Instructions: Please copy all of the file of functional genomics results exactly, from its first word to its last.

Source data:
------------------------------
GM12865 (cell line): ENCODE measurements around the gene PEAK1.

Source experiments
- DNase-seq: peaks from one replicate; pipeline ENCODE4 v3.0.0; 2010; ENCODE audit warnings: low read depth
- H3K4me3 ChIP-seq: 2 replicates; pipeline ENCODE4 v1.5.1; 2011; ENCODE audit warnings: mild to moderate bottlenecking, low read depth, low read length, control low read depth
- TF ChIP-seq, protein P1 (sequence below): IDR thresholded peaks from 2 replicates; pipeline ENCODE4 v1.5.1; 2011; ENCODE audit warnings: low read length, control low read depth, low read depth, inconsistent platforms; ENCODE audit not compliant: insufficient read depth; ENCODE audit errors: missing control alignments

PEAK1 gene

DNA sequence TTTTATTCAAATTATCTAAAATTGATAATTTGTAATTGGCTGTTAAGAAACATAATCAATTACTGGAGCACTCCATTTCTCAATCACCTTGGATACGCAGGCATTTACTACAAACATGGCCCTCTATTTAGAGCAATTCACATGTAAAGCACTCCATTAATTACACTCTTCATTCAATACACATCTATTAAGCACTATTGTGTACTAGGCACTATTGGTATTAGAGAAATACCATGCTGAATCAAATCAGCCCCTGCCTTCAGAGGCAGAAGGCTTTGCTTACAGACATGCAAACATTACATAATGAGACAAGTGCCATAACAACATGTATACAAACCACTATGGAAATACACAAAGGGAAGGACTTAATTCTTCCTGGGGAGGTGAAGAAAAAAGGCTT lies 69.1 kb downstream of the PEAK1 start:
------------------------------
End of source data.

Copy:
GM12865 (cell line): ENCODE measurements around the gene PEAK1.

Source experiments
- DNase-seq: peaks from one replicate; pipeline ENCODE4 v3.0.0; 2010; ENCODE audit warnings: low read depth
- H3K4me3 ChIP-seq: 2 replicates; pipeline ENCODE4 v1.5.1; 2011; ENCODE audit warnings: mild to moderate bottlenecking, low read depth, low read length, control low read depth
- TF ChIP-seq, protein P1 (sequence below): IDR thresholded peaks from 2 replicates; pipeline ENCODE4 v1.5.1; 2011; ENCODE audit warnings: low read length, control low read depth, low read depth, inconsistent platforms; ENCODE audit not compliant: insufficient read depth; ENCODE audit errors: missing control alignments

PEAK1 gene

DNA sequence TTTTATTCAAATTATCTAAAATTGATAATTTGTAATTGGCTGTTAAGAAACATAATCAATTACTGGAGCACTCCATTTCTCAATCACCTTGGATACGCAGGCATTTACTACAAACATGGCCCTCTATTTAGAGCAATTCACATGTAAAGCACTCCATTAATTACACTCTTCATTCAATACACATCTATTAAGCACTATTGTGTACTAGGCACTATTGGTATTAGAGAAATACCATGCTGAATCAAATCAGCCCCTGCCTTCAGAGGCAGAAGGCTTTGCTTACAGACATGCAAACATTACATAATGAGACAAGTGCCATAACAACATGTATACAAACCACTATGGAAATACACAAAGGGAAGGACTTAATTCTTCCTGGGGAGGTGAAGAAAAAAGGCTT lies 69.1 kb downstream of the PEAK1 start: